A week ago, I had a chance to return to Spring Arbor University (SAU), my alma mater with my sixteen-year-old son, who is beginning his college search. As much as I love SAU, I am deeply worried about the university’s lack of connection to its Free Methodist history and even its own mission. A key part of that mission is the SAU Concept, which is intended to help students, faculty, and staff visualize what a Wesleyan/Methodist worldview looks like in practice. As it states:
“Spring Arbor University is a community of learners distinguished by our lifelong involvement in the study and application of the liberal arts, total commitment to Jesus Christ as the perspective for learning, and critical participation in the contemporary world.”
The last sentence, “critical participation in the contemporary world” is what fuels my research on gender in Christian culture. When I was a student, that phrase was interpreted as “critique what you know, push for social justice, and work to make the world a better place.” Critical = critique, including a critique of problematic theology in Christian culture. Unfortunately, now that portion of the Concept seems to be much more generic.
The undergrad who gave us a campus tour noted the phrase meant faculty and staff worked to prepare students for their post-graduation employment, teaching them from a “Christian” perspective to critically engage in their careers and to be successful. What does that even mean?
Part of A Larger Trend in Evangelical Culture
The generic interpretation is just a reflection of larger trends in American evangelical culture where Christians have little understanding of their denomination’s history and theology and instead buy into a very literal interpretation of the Bible, leading to extreme political views pushing complementarian theology.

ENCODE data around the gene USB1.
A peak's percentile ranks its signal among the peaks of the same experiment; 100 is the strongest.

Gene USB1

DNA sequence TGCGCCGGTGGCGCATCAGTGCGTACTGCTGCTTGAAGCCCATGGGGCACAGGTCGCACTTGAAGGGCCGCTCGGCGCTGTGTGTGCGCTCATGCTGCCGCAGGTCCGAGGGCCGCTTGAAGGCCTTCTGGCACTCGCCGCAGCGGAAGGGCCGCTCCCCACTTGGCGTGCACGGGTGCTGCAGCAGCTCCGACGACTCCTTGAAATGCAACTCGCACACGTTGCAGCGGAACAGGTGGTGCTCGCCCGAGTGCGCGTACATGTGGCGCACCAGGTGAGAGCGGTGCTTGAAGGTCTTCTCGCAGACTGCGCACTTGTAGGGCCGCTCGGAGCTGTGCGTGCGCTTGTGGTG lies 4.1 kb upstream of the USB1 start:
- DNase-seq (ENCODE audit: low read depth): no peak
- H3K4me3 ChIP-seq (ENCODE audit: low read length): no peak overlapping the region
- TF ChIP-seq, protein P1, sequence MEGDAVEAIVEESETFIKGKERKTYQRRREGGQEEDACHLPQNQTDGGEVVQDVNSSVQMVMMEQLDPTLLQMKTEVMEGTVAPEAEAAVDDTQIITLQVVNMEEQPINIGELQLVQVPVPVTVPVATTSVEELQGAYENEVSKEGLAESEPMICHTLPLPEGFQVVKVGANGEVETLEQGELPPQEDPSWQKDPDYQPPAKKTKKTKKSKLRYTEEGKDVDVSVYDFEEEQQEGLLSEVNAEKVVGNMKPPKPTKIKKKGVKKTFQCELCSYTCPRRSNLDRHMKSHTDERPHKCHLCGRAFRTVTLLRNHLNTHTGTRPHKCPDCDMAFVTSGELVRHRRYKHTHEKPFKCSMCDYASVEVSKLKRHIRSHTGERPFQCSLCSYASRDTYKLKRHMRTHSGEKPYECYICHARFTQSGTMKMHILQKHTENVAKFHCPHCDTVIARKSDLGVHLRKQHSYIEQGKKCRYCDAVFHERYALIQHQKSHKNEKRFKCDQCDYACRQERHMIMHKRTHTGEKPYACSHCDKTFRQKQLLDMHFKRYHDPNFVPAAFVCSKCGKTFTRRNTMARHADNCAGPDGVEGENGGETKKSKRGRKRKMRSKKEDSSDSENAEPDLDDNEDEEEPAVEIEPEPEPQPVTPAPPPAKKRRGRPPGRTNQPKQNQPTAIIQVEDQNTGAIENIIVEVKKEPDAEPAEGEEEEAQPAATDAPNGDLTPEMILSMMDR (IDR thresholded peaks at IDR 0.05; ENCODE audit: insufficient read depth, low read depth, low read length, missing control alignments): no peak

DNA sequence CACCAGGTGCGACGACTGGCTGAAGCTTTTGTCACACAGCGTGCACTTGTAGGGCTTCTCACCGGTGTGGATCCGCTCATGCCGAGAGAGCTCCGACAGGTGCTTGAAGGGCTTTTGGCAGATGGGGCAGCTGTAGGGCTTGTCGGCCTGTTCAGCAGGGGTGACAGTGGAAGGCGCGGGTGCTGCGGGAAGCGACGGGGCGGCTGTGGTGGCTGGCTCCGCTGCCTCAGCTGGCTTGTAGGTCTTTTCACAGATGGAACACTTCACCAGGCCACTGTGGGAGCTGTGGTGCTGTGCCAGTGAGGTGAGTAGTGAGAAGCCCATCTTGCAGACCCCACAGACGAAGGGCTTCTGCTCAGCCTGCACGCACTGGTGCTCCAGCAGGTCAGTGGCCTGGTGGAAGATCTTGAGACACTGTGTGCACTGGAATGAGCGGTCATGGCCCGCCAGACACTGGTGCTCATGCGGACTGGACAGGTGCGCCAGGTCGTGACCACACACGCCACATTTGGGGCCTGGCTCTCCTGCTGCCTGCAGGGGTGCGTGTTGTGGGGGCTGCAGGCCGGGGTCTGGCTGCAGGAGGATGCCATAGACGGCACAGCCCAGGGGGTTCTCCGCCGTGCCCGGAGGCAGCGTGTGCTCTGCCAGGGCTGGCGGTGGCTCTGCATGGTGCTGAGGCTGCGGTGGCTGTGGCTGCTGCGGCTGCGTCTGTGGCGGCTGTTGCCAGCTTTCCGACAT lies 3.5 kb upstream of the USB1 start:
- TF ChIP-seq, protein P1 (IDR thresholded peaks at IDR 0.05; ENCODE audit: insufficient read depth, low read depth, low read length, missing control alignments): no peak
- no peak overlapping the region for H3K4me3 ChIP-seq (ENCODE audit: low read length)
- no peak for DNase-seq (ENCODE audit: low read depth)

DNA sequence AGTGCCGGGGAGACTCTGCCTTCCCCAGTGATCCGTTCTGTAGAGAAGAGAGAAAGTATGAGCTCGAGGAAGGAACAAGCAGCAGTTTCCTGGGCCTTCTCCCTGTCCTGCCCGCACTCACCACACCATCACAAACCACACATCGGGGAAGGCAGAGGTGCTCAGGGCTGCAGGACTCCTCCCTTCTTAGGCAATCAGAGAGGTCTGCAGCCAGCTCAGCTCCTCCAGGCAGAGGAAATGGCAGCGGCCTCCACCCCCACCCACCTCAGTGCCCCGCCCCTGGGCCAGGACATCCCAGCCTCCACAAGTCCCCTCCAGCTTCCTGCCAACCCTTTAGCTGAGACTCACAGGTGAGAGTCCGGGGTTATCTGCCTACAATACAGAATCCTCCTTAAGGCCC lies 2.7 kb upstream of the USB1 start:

My first book on the history of gender In the Free Methodist Church of North America came out at the end of September. My hope is researchers and readers will see that it is not just a history of what happened in the Free Methodist Church but is a case study as to why so many denominations in the Methodist tradition are struggling with their members believing complementarian theology.
In my concluding chapter, I draw parallels between the hurdles women evangelists faced in the Progressive Era to current issues egalitarian churches still face today. One of the many reasons so few women are currently senior pastors can be traced to the prolific complementarian media industry still present in Protestant American culture.
The Rise of Complementarian Pop Culture
Mainly since the 1980s, with the formation in 1987 of the Council on Biblical Manhood and Womanhood, the publication of John Piper’s best-selling book Recovering Biblical Manhood and Womanhood: A Response to Evangelical feminism, and the rise of Bill Gothard’s Institute in Basic Life Principles there has been a concerted effort in Christian media to discount egalitarian theology and downplay the history of women’s leadership in many denominations.[i]
Believing that men and women are functionally different and – thus, have different roles to play in the church and the home— has become a cornerstone of evangelical culture, including institutions and churches that are part of the egalitarian theological tradition.
As religious studies scholar, Julie Ingersoll’s research into Christian bookstores illustrates, Christian popular culture is intrinsically gendered: